“If your faith isn’t static” I always teach young Christians, “our Loving Father is going torture you for all eternity.” This principle is something all the important names in the Glorious Schism understand; they might speak of the “living’ God, but you’ll never catch anyone at Viagraville implying God’s interaction with humanity might be in any way dynamic.
Sure it was in the past, as suggested by errors in the Infallible Word of Scripture such as Jonah 3:10, which depicts God as having a change of heart concerning the smiting of Nineveh, doubtless because it seemed easier to simply wait a couple of thousand years and let George W. Bush and the American taxpayers do it instead. Yet this passage should foremost be seen as indicative that Jonah clearly lacked focus when it came to building the kind of congregation that Rick Warren bothers soliciting.
After all, when it comes to travelling to speaking engagements Jonah’s standards were distinctly lower than contemporary expectations; correct me if I’m wrong but I don’t think Bishop Tom Wright accepts “in the belly of a great fish” as an acceptable substitute for Business Class (although given little Peter Jensen’s investment prowess I believe his serfs are being ordered to investigate it as an affordable alternative to flying – the current problem is finding a fish capable of swallowing Bishop Falstaff).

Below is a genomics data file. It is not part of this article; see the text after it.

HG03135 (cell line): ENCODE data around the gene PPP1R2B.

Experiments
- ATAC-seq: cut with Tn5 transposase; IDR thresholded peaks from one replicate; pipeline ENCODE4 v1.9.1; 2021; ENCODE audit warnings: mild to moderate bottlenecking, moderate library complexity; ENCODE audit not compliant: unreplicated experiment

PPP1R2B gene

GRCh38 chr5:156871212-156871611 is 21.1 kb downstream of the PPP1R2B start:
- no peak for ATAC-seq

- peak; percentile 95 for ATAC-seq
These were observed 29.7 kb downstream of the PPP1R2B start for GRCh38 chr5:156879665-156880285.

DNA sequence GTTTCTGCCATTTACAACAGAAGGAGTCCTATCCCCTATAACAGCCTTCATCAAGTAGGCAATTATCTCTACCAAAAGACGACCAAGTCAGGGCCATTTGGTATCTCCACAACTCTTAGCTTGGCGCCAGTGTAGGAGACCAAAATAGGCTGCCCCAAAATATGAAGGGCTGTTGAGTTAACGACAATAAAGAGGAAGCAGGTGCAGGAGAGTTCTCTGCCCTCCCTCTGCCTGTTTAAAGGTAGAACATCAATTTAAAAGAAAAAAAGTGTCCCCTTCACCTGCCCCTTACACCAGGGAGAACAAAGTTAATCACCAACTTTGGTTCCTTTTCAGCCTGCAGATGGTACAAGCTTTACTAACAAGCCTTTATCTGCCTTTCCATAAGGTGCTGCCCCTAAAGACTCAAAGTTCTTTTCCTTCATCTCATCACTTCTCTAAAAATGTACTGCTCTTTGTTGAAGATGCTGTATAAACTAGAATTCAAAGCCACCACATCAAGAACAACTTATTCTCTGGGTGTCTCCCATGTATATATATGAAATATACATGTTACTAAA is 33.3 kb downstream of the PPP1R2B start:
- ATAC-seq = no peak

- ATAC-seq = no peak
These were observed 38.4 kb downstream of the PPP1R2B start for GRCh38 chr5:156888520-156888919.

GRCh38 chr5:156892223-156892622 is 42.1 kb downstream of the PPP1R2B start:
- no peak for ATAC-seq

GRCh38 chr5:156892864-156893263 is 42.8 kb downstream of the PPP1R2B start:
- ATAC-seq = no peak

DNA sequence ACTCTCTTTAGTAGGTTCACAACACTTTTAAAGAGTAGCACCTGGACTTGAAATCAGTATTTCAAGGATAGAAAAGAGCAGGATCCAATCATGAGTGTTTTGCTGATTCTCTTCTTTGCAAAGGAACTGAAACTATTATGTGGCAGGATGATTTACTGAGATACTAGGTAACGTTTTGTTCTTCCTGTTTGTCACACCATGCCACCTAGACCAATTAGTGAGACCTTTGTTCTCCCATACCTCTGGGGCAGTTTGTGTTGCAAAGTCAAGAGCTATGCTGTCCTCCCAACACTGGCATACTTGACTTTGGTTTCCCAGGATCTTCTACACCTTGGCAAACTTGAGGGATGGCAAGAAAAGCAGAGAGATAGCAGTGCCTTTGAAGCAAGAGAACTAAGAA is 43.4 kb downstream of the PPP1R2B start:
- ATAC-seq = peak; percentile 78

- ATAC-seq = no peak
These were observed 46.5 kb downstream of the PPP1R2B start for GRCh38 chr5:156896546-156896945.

No, if we are to grow subservient, unthinking hordes for Jesus we must dismiss the archaic notion of a dynamic God the same way we have replaced the notion of faith as only finding expression in community; with simplistic misinterpretations of single verses removed from their Scriptural context. Thus when confronted with the notion that God is calling us to move on from a nasty late-Victorian notion of sexual identity and marriage, we need to chant Hebrews 13:8 (“Jesus Christ is the same yesterday and today and forever.”) in much the same way as the sheep chant in Orwell’s Animal Farm.
Never mind that the author of Hebrews said this in the course of a polemic against the idea that gentile Christians should submit to the Torah – it’s only the rhetoric that matters. More crucially, never permit people to think about the implications of interpreting that verse literally, or else they may start to wonder how Jesus could've learned how to use modern firearms. After all, how can anyone be the Son of God if they can’t operate an automatic rifle? And on a similar note, 6,935 days without once putting on fresh underwear is excessive for anyone - even if they are divine.
I’m Father Christian and I teach the Bible.